Simon Schama: TV dumber-down or simply the greatest?
Some people think Simon Schama – garlanded academic and presenter of such fabulous series as A History of Britain and Rough Crossings – is full of crap. There have been grumblings that he dumbs down and simplifies his history shows, taking a sweeping view of history designed more for the verbal flourish than historical accuracy.
Few people have summarised these criticisms better than the Sunday Times' Adrian Gill who took a swipe at Schama's 2006 series Power of Art: "The point of these authored, visually clotted documentaries is really to be infomercials for instant coffee table tomes". And yes, it is true that even Schama's premium brand of TV history cannot help skating over the deeper complexities of historical truth. But while it's always tempting to point a mocking finger at a man with a plum job as Columbia professor of art history and history, and lucrative TV contracts coming out of his ears, I love him and make a beeline for him every time. I'd go so far as to say he is easily Britain's best arts presenter....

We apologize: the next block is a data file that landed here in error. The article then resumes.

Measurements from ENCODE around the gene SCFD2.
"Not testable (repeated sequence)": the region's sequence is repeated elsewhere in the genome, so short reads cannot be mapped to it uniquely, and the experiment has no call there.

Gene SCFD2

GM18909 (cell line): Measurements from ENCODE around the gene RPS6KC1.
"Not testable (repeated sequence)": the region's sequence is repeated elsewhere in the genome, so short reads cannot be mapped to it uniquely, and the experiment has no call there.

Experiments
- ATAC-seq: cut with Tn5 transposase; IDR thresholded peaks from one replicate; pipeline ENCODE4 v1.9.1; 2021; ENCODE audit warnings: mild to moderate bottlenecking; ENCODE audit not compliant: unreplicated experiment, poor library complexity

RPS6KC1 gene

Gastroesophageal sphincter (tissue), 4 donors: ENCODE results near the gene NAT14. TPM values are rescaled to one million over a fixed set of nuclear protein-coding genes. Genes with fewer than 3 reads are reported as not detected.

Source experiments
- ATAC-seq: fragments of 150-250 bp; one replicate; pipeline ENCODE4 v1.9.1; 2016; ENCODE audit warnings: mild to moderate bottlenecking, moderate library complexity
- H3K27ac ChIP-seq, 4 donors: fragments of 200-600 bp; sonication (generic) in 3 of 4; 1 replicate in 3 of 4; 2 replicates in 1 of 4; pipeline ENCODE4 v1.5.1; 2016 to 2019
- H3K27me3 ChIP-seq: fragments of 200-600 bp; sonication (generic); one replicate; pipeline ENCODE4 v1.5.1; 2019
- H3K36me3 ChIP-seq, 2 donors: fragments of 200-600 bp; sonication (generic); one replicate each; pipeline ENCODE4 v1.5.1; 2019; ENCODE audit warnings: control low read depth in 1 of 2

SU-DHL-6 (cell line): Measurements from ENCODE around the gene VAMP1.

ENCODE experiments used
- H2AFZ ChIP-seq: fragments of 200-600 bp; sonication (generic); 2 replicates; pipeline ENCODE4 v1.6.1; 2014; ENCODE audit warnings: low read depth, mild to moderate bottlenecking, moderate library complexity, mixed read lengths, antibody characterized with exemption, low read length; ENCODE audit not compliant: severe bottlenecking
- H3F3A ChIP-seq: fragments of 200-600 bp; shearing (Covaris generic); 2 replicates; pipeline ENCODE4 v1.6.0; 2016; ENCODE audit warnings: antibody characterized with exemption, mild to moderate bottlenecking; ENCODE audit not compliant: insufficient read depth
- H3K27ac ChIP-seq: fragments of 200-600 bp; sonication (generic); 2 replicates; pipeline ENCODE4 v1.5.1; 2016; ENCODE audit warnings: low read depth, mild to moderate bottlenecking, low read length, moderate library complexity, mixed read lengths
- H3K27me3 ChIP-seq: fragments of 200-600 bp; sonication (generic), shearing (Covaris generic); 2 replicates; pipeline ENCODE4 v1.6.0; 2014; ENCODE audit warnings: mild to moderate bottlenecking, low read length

comments powered by Disqus
- Decades After Trinity Nuclear Test in New Mexico, U.S. Studies Cancer Fallout
- Lawrence Of Arabia's Hand-Drawn, WWI Map Is Up for Auction
- Thousands Of FBI Documents About Civil Rights Era Destroyed By Flooding
- Ancient Egyptian Woman with 70 Hair Extensions Discovered
- Europeans drawn from three ancient 'tribes'
- Conservatives press the case against the new AP framework for US history
- Who wrote the new AP US History framework? Now we know.
- Pro-Israel groups going after federal support of Middle East Studies
- 100th Anniversary of Beard's 'An Economic Interpretation of the Constitution' commemorated
- University of Illinois Bigwig to Native American Studies scholar Jean O’Brien: Drop Dead